While unauthorized drone usage in Canada has not reached the same level of frustration seen in the Netherlands, it is not a far cry to suggest that UAV regulators in Canada cannot ignore the possibility that such risks could occur as drone technology evolves and becomes more complicated (British Columbia Ministry of Transportation and Infrastructure, 2015). This could generate additional safety concerns over the possibility of gaining unauthorized control of a drone and the potential conduction of illegal or dangerous activities. Therefore, while cautious legitimate drone usage could benefit Canadian police agencies (if the alternatives-to-drone measures mentioned above are not within their purview), we must remember to safeguard the eagles’ wellbeing as we embark upon increased air security. Until Canada updates the animal cruelty legislation we have in place, our skies are not ready to handle this type of ‘Air Force’ (pun intended). For the time being, it would be best to leave our feathered friends alone.
Agence France-Presse. (2016). “Eagles v Drones: Dutch police take on rogue aircraft with flying squad.” The Guardian: September 12.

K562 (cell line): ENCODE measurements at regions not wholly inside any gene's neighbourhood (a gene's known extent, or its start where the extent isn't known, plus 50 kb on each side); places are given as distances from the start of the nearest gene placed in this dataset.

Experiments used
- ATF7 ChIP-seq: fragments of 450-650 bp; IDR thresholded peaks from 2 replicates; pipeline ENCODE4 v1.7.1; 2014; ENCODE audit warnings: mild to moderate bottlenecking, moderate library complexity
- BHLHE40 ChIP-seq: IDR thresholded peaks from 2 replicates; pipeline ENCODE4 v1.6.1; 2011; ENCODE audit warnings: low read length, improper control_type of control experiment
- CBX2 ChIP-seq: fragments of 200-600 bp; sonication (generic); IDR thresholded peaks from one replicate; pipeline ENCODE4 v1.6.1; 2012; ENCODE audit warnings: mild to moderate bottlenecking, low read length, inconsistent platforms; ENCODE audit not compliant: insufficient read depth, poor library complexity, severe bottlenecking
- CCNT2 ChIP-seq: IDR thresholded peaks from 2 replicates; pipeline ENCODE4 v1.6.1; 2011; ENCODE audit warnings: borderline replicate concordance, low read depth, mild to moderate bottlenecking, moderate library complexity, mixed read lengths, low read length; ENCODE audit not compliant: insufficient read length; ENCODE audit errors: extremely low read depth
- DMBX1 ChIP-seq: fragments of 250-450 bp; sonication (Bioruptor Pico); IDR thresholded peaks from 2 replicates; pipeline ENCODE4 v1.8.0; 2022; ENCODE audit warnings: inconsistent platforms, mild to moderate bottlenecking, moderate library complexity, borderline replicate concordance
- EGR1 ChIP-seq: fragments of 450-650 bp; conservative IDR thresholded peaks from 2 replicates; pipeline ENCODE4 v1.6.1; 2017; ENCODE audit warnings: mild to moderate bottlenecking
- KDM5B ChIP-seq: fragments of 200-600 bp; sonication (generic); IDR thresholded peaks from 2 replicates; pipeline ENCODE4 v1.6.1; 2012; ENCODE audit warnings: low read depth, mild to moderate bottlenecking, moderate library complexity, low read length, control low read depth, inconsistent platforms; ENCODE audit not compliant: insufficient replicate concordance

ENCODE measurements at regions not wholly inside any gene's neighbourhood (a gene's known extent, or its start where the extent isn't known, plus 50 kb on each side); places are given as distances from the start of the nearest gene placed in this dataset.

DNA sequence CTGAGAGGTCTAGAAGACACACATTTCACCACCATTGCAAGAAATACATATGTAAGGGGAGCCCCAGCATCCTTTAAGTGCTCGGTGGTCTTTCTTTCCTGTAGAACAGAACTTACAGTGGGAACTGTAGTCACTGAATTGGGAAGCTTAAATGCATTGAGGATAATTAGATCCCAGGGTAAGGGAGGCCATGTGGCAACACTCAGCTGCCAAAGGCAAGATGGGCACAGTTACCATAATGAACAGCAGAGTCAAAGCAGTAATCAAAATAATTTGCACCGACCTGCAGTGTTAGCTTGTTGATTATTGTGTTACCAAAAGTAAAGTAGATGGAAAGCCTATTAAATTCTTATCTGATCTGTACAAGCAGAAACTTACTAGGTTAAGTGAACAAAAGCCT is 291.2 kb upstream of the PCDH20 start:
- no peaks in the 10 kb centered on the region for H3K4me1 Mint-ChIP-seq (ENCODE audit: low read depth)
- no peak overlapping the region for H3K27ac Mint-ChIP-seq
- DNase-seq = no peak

Braverman, I. (2015). “More-than-Human Legalities.” In Patricia Ewick and Austin Sarat (eds.), The Wiley Handbook of Law and Society (Wiley Press), pp. 307-321.
Braverman, I. (2013). Passing the sniff test: Police dogs as biotechnology. Buffalo Law Review 61, pp. 81-168.
British Columbia Ministry of Transportation and Infrastructure. (2015). Submission to the Notice of: Proposed Amendments to the Canadian Aviation Regulations for Unmanned Air Vehicles. August: pp. 1-21.
Canadian Federation of Humane Societies. (n.d.). Federal Legislation. Available at http://cfhs.ca/law/federal_legislation/.
Canadian Raptor Conservancy. (2016). Bald Eagle. Available at http://www.canadianraptorconservancy.com/birds_eagles_bald.php.
CTV News. (2016). “Dutch police use eagles to combat rise of unauthorized drones.” September 12.
Lund, N. (2016). “Let’s Not Force Eagles to Fight Rogue Drones.” National Geographic: February 5.
Pask, J. (2015). Detailed Discussion of Canada’s Anti-Cruelty Laws. Animal Legal & Historical Center: Michigan State University College of Law.
Reagan, J. (2016). “Talon Tactics: The Anti-Drone Raptor Cometh…” dronelife.com: February 1.
Sankoff, P. (2012). The Animal Rights Debate and the Expansion of Public Discourse: Is it Possible for the Law Protecting Animals to Simultaneously Fail and Succeed? Animal Law, 18, p. 281-320.
Thielman, S. (2016). “Eagle-eyed: Dutch police to train birds to take down unauthorized drones.” The Guardian: February 1.
The Week. (2016). “How police are using eagles to intercept enemy drones.” February 8.
Criminal Code, R.S.C. 1985, c. C-46.